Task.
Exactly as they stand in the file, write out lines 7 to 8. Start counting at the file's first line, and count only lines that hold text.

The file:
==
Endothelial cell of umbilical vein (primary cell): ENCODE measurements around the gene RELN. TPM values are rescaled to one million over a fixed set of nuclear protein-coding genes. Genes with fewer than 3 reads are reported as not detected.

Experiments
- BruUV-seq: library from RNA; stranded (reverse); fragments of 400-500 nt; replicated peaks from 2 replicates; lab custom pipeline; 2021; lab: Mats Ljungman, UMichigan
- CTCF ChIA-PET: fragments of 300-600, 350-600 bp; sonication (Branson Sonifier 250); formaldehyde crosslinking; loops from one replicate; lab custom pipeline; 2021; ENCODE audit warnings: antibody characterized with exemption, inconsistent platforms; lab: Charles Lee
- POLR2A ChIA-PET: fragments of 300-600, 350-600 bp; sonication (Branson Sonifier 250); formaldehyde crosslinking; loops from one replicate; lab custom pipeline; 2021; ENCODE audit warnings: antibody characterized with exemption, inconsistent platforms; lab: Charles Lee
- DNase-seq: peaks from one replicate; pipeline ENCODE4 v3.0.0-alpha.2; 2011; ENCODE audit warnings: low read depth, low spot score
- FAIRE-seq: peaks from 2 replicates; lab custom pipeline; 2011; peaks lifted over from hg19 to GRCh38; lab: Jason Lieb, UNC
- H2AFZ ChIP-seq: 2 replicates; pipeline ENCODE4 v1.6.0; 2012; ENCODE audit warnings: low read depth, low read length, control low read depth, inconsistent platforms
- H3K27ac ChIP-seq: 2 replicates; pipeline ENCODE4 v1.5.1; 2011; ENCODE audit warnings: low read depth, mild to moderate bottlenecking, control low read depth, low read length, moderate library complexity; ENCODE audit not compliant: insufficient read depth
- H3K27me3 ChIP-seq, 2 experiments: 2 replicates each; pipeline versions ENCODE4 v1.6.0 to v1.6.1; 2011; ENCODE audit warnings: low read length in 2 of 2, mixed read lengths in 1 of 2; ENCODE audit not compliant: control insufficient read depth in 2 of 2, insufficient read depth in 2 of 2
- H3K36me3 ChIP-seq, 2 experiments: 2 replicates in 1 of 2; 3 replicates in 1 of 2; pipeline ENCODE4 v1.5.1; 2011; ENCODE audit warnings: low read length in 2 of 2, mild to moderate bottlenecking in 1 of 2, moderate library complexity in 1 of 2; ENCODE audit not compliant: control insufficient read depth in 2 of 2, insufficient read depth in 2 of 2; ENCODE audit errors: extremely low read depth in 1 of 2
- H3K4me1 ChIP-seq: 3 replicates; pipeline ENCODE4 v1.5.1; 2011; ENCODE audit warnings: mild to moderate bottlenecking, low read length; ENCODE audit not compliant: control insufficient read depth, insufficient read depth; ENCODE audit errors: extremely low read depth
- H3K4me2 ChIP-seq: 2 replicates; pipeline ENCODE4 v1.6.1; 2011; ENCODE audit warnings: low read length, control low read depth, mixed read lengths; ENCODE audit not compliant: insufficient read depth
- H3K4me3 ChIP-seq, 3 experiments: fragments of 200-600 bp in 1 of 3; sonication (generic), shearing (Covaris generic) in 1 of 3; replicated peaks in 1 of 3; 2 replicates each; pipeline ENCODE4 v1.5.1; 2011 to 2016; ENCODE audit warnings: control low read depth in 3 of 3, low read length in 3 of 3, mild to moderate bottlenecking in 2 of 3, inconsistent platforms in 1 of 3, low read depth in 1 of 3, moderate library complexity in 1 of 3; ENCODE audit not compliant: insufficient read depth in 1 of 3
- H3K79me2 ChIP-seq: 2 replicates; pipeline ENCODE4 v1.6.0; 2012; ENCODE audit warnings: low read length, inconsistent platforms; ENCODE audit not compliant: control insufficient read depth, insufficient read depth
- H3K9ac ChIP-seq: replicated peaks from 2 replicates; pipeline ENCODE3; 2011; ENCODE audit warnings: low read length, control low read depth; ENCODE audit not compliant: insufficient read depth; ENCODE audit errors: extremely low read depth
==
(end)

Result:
- FAIRE-seq: peaks from 2 replicates; lab custom pipeline; 2011; peaks lifted over from hg19 to GRCh38; lab: Jason Lieb, UNC
- H2AFZ ChIP-seq: 2 replicates; pipeline ENCODE4 v1.6.0; 2012; ENCODE audit warnings: low read depth, low read length, control low read depth, inconsistent platforms